• Wait, what? Are those Duplo bricks in the lego "serious play" pile? And how is a minifig-sized motorcycle helmet supposed to be serious? Maybe I have no idea what i'm talking about... Commented Dec 1, 2020 at 10:45
  • 2
    @mindstormsboi Quick Google search will reveal what "LEGO Serious Play" is all about.
    – Alex
    Commented Dec 2, 2020 at 12:23

LEGO has recently released a number of sets in LEGO Art series. Each set is designed to create an image which consist of multiple of tiny 1x1 round plates or 1x1 tiles and has plenty of extra parts to create one of several alternative images.

Example with Andy Warhol's Marilyn Monroe (31197)

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Included pieces seen above allow you to make one of 4 iconic images:

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Same goes with Star Wars The Sith (31200)

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Three copies of this set allows you to create another much larger version:

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As you indicate yourself, the best answers regarding your question and current LEGO are already given in the other post. If you are not restricted by "current LEGO", I know of two more options:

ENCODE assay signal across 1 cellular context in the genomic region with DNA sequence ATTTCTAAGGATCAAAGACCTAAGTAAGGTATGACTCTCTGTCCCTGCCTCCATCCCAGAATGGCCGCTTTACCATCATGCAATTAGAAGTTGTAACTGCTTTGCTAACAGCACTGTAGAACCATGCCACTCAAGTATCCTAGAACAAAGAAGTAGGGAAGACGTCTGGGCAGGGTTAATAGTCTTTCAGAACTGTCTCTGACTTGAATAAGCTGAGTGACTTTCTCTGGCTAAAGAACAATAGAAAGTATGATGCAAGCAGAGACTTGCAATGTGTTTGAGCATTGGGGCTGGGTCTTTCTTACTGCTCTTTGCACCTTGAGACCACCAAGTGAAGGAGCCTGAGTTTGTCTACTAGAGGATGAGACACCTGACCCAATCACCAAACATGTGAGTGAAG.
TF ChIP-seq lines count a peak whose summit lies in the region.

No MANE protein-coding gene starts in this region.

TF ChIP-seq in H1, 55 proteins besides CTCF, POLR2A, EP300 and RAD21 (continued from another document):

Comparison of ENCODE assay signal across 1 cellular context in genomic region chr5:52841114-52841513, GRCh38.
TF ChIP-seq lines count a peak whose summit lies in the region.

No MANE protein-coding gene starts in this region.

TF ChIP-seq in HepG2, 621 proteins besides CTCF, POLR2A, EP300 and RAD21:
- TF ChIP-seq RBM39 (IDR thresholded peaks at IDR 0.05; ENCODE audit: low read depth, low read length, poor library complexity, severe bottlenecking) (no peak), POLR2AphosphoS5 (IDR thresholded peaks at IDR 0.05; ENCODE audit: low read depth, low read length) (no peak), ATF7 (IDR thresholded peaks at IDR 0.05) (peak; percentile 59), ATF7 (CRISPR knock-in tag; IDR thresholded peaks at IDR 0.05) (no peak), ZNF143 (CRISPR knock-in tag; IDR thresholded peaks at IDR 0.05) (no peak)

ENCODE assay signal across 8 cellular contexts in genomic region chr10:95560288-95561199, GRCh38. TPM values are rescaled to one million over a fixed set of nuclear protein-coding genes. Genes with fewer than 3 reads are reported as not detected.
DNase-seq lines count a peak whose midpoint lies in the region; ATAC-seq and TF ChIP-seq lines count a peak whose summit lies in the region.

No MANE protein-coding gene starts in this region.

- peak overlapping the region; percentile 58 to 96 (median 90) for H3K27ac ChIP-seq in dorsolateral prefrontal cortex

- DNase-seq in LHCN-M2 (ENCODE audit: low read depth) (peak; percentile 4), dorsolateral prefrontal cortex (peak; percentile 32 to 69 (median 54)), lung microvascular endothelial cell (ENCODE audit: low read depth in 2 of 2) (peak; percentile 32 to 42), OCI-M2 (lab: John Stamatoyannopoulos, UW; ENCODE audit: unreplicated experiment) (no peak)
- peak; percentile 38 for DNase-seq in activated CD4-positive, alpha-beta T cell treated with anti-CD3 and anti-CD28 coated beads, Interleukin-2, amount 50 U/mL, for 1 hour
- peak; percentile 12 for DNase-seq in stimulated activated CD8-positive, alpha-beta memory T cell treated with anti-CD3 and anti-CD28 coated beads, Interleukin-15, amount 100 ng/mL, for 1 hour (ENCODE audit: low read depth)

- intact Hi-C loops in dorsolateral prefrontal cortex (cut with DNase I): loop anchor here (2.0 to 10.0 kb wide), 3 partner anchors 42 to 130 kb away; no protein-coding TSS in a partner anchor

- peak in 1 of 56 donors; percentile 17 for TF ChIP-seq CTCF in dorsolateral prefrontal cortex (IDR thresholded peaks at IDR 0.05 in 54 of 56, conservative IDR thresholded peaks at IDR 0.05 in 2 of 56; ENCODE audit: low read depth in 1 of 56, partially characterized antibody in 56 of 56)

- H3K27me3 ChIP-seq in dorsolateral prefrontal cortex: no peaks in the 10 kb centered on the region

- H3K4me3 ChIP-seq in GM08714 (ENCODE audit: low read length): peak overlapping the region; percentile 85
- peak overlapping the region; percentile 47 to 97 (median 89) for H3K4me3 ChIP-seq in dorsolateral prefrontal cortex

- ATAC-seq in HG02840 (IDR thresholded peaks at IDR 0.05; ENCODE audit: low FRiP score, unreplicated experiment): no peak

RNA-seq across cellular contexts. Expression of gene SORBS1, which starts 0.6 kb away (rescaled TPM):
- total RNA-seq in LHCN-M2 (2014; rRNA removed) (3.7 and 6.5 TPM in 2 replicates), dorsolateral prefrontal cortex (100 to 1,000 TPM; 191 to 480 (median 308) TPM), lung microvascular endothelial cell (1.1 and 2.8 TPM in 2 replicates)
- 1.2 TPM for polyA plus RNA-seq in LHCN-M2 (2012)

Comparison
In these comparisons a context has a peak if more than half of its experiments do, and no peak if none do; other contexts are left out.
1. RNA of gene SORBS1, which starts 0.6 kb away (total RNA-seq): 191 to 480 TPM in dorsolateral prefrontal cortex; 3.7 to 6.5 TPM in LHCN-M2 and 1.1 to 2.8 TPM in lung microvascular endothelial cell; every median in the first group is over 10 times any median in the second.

1. You might want to look at Nanoblocks which, while still a children's toy, has smaller bricks and a different color pallette. I don't know much about the quality of Nanoblocks - the plastic does seem cheaper than LEGO's.

enter image description here

  1. Another option is to look at Modulex, but you cannot find new sets as this line of LEGO bricks was only produced briefly from 1963 to 1965**. It was designed for adults (more specifically: for architects) as a system to build models of existing and planned buildings. Bricks are smaller, and have a different geometry (1:1 vs 5:6 for LEGO). Buying Modulex is expensive due to the limited production run and the fact that the last Modulex was produced 50 years ago. Bricklink does have Modulex items available for sale though, so you might find this something worth investigating further. There is a (not really updated) website for Modulex fans at MiniBricksMadness.

Sample Modulex House
(source: minibricksmadness.com)

**) Modulex continued to be produced until the early 1980s in limited quantities by Modulex A/S, as per this article(PDF)

  • 1
    Nanoblocks are nowhere as good as LEGO. Clutch power is pretty weak and any piece bigger than 1x1 allows pieces under it to slide around.
    – gev
    Commented Oct 21, 2015 at 18:10
  • Pixelblocks also fit your theme.
    – chicks
    Commented Oct 22, 2015 at 13:19

I would think that the best way for adults to embrace LEGO (if you know basic coding) would to get into the Mindstorms and maybe build complex moving structures.

  • Doing LEGO robotics or automation is definitely an interesting area for AFOLs. The LEGO instructions are laid out so well I'm not sure that knowing coding is a prerequisite.
    – chicks
    Commented Dec 1, 2020 at 1:04

You could take a look at other non-LEGO brands targeting AFOLs. These can be more affordable, but also may be of a different quality.